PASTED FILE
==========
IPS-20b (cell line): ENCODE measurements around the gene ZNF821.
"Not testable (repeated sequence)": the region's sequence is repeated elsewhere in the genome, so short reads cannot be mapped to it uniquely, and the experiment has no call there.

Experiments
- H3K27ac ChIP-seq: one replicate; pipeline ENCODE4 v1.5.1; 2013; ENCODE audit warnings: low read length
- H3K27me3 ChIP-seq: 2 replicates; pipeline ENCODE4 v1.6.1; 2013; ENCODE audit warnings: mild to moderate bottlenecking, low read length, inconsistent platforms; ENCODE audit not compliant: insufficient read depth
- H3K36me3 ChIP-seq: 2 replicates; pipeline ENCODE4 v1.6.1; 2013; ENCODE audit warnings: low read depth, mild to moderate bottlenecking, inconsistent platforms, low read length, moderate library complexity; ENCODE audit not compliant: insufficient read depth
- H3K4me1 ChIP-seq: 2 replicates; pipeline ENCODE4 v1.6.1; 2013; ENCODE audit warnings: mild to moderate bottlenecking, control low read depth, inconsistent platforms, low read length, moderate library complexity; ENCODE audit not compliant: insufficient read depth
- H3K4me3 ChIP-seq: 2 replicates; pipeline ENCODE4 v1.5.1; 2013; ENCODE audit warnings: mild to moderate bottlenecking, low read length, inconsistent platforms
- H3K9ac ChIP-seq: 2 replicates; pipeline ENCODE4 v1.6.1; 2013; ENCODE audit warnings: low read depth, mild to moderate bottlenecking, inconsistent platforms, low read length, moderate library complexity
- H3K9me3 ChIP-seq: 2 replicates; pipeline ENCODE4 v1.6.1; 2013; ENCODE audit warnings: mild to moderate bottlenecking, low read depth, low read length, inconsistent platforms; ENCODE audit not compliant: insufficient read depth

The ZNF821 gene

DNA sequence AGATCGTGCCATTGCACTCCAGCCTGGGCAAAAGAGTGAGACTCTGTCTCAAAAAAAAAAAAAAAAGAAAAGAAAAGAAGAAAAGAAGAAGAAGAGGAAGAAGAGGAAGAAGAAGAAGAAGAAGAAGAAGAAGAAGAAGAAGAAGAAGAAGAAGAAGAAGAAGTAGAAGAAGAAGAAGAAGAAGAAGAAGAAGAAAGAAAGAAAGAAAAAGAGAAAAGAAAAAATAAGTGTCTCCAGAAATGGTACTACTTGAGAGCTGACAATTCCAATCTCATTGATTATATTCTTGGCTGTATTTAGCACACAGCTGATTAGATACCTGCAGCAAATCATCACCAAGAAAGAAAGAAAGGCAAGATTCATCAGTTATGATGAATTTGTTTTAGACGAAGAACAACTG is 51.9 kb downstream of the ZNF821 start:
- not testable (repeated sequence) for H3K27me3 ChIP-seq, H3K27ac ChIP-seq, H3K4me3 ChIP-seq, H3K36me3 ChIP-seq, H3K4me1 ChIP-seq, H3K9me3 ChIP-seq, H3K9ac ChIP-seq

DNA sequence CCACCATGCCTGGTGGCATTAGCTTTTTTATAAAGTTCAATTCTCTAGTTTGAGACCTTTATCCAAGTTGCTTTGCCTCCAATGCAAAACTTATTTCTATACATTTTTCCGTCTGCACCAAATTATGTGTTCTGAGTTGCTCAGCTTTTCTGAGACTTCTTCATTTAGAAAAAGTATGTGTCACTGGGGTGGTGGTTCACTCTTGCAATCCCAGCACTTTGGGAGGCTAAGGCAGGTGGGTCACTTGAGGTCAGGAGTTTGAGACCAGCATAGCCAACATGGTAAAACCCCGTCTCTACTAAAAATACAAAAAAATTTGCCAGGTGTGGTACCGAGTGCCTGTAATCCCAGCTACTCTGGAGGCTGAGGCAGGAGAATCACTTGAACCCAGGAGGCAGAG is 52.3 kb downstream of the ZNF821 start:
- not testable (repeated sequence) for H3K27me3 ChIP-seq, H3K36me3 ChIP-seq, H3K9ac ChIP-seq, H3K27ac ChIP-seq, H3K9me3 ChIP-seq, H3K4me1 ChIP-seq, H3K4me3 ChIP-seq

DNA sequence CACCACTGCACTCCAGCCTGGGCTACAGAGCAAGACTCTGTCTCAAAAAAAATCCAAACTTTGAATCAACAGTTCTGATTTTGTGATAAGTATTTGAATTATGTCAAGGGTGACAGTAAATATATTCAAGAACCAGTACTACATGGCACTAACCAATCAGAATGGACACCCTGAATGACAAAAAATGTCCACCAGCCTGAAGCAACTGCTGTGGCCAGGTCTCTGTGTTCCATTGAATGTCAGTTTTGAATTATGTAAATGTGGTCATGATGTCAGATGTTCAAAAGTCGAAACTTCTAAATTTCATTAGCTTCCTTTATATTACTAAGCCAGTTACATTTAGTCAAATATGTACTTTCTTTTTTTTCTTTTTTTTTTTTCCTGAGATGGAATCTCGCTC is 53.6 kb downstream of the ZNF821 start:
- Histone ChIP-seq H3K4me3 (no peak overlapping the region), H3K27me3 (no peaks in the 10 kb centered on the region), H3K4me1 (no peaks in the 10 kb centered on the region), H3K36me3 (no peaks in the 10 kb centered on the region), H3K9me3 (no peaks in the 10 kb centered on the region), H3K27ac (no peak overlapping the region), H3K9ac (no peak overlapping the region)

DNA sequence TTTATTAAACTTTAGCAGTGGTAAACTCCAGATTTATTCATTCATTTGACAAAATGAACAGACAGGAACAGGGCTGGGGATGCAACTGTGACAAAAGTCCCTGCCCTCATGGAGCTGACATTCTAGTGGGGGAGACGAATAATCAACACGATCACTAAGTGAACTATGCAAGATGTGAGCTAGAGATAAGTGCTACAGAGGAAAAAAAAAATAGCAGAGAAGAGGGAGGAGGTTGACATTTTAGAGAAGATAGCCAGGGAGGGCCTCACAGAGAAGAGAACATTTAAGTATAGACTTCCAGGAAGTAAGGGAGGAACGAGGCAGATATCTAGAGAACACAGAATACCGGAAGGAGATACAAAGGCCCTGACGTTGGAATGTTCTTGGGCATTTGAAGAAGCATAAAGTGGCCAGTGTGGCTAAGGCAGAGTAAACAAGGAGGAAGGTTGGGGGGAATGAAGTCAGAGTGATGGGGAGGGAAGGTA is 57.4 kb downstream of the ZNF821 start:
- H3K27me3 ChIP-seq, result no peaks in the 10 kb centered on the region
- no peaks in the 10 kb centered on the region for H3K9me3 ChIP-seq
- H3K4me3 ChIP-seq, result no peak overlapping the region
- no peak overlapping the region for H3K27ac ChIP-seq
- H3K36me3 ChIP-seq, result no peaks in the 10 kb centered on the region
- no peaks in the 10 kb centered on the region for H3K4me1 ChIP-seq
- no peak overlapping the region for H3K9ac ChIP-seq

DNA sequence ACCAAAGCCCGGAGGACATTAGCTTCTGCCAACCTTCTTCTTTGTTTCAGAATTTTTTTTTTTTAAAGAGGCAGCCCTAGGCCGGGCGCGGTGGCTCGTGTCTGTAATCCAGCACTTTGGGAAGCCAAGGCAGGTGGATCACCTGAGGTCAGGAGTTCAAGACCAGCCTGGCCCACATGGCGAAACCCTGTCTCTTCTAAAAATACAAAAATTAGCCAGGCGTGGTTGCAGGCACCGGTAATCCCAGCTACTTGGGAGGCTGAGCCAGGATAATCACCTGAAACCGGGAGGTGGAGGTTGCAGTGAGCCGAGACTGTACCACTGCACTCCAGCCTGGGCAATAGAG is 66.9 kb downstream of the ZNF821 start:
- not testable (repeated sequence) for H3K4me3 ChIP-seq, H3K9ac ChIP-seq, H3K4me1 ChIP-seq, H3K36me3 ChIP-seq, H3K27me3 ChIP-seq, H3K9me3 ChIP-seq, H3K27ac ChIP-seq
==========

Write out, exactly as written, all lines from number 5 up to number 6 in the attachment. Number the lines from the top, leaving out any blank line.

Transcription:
- H3K27me3 ChIP-seq: 2 replicates; pipeline ENCODE4 v1.6.1; 2013; ENCODE audit warnings: mild to moderate bottlenecking, low read length, inconsistent platforms; ENCODE audit not compliant: insufficient read depth
- H3K36me3 ChIP-seq: 2 replicates; pipeline ENCODE4 v1.6.1; 2013; ENCODE audit warnings: low read depth, mild to moderate bottlenecking, inconsistent platforms, low read length, moderate library complexity; ENCODE audit not compliant: insufficient read depth